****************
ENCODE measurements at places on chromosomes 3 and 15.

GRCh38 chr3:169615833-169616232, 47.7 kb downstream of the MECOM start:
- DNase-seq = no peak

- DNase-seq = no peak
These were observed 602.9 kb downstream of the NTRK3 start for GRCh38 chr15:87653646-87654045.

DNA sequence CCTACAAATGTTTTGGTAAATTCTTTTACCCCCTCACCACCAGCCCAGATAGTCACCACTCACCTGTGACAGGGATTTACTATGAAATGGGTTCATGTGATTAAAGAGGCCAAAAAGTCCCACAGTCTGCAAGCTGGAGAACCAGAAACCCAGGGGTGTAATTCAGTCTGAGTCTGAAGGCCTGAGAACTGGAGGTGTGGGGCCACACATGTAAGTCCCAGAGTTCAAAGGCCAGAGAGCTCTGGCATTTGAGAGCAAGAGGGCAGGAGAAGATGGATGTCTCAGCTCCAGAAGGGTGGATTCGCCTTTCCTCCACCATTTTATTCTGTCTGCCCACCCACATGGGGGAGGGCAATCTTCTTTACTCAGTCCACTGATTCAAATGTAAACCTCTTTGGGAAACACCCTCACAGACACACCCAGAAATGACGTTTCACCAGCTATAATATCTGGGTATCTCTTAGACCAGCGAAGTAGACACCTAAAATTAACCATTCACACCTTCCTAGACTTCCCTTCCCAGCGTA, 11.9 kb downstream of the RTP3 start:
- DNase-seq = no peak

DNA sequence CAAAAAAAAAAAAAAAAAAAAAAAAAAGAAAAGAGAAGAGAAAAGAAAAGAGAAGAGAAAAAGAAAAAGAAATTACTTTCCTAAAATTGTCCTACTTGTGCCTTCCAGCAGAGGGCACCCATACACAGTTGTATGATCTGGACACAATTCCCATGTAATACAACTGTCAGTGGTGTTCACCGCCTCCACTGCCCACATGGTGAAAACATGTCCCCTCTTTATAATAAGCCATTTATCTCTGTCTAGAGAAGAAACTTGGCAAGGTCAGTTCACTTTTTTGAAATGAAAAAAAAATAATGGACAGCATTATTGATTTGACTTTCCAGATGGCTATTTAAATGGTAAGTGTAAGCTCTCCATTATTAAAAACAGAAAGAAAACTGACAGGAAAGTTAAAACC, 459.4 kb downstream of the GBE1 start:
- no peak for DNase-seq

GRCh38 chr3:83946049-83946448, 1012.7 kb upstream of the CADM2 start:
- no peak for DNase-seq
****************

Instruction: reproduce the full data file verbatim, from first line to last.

ENCODE measurements at places on chromosomes 3 and 15.

GRCh38 chr3:169615833-169616232, 47.7 kb downstream of the MECOM start:
- DNase-seq = no peak

- DNase-seq = no peak
These were observed 602.9 kb downstream of the NTRK3 start for GRCh38 chr15:87653646-87654045.

DNA sequence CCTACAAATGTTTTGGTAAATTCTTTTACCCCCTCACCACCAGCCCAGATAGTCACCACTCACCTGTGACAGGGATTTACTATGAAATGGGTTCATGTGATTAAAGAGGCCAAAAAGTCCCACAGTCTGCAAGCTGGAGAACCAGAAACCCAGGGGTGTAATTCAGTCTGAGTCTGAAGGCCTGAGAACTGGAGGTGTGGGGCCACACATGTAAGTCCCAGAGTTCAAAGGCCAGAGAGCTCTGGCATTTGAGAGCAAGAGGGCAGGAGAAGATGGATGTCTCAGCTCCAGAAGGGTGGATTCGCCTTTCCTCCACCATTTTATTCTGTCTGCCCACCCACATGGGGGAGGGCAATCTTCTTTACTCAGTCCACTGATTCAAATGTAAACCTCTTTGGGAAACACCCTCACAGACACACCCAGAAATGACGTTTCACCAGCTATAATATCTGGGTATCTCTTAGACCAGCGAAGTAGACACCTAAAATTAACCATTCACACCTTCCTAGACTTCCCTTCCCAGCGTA, 11.9 kb downstream of the RTP3 start:
- DNase-seq = no peak

DNA sequence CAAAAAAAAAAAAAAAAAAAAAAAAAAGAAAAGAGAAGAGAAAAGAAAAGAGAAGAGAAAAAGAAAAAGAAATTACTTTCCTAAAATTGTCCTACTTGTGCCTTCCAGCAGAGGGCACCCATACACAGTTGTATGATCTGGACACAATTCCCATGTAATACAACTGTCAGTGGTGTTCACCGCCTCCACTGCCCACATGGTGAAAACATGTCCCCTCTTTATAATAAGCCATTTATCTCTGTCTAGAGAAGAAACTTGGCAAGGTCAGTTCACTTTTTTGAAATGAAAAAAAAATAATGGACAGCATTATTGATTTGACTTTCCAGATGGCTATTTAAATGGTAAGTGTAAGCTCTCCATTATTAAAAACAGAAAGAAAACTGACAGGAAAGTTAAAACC, 459.4 kb downstream of the GBE1 start:
- no peak for DNase-seq

GRCh38 chr3:83946049-83946448, 1012.7 kb upstream of the CADM2 start:
- no peak for DNase-seq